Finding God :: A Guided Prayer

Scripture: Job 23.3-4
If only I knew where to find him;
if only I could go to his dwelling!
I would state my case before him
and fill my mouth with arguments.

Editor’s Note: Today we explore a new format for reflection.

Guided prayers and meditations are a common part of Christian spiritual practice. Today we will focus on some verses from today’s reading from Job and guide ourselves through a prayer through scripture and into our world. Like walking through a park on your way to work, let this guided prayer help you carry freshness and beauty with you through your day.

Return to this prayer through the day or over the weekend, as it will be a different experience based on your mood and surroundings…We begin with the words of Job…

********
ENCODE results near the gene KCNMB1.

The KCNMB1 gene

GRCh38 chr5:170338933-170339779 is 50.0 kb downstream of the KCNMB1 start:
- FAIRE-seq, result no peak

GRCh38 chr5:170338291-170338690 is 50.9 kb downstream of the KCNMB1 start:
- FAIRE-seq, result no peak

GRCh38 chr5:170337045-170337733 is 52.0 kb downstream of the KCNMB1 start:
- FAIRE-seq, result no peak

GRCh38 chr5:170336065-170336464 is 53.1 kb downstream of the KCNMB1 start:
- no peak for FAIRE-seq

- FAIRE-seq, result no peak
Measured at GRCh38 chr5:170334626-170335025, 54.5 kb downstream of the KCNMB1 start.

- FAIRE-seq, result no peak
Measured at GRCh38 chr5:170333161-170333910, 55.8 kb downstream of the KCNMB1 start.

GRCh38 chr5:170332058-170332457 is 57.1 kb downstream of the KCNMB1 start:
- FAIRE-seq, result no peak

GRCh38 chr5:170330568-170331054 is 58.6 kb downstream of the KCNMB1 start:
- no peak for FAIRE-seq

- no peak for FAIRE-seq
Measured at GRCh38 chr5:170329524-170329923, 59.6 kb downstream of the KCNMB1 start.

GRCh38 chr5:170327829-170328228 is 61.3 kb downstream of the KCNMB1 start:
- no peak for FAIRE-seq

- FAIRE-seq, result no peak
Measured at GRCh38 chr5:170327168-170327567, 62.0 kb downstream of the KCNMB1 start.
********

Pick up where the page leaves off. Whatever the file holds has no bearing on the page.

Reflection: Finding God :: A Guided Prayer
By John Tillman

Even today my complaint is bitter;
his hand is heavy in spite of my groaning.

Scripture often speaks of God’s hand being “heavy” in times of distress.

What complaint do you have to carry to God?
What weighs heavy on your heart in this moment from your personal life? From your city? From your nation or from world news?

Pursue God with your thoughts and prayer…If your surroundings allow, actually get up and walk for this portion of the prayer time…

But if I go to the east, he is not there;
if I go to the west, I do not find him.
When he is at work in the north, I do not see him;
when he turns to the south, I catch no glimpse of him.

Pursuit of God often begins as a pursuit of our answers. Our solutions. To place our arguments before him. We are hunting our own concerns and God is merely a means to our ends.

Slow the pace of your walking. Notice your surroundings. Notice others. Notice your need, not of your answers, but of God’s presence.